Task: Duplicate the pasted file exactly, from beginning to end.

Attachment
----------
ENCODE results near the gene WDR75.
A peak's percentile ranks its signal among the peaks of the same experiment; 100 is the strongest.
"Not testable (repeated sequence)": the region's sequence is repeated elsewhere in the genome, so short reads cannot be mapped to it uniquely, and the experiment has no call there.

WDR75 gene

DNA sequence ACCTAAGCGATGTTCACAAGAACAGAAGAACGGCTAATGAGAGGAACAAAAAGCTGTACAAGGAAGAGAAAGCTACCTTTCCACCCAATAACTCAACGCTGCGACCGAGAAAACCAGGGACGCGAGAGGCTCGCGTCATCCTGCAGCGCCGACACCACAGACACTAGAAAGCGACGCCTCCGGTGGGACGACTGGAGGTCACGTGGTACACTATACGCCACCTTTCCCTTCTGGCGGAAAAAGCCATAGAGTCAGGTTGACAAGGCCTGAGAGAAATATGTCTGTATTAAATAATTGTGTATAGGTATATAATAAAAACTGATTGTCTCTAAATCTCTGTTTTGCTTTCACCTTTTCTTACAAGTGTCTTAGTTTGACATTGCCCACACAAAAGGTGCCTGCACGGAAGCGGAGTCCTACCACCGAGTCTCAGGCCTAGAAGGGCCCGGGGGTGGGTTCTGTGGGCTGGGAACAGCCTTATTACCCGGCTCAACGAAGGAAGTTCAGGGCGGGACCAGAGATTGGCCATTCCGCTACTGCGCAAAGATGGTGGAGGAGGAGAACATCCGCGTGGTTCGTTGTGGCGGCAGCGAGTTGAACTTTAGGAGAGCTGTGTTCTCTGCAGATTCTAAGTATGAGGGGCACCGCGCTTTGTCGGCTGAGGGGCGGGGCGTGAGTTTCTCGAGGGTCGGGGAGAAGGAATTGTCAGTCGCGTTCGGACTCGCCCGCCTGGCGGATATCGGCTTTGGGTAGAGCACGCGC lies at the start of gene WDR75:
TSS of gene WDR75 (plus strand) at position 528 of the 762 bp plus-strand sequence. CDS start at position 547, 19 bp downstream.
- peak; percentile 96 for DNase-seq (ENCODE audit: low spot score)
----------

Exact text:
ENCODE results near the gene WDR75.
A peak's percentile ranks its signal among the peaks of the same experiment; 100 is the strongest.
"Not testable (repeated sequence)": the region's sequence is repeated elsewhere in the genome, so short reads cannot be mapped to it uniquely, and the experiment has no call there.

WDR75 gene

DNA sequence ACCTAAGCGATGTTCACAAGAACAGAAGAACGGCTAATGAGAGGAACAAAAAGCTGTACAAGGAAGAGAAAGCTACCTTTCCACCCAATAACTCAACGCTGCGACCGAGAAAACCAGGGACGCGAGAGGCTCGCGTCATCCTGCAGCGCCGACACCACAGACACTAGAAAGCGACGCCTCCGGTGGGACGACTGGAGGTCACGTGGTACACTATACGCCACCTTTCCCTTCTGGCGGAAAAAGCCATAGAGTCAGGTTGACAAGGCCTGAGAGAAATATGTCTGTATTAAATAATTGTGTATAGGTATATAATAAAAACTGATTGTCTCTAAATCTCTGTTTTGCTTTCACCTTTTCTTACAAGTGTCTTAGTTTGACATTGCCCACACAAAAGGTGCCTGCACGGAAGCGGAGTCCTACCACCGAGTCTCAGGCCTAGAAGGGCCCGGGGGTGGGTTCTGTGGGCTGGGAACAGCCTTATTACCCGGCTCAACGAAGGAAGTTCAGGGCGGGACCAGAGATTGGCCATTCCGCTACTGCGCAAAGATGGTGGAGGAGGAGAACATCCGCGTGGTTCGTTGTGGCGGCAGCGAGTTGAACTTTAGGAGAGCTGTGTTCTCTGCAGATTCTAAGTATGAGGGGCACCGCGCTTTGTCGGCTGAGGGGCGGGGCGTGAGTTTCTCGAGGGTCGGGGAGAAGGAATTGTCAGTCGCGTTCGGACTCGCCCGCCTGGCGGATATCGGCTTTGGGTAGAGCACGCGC lies at the start of gene WDR75:
TSS of gene WDR75 (plus strand) at position 528 of the 762 bp plus-strand sequence. CDS start at position 547, 19 bp downstream.
- peak; percentile 96 for DNase-seq (ENCODE audit: low spot score)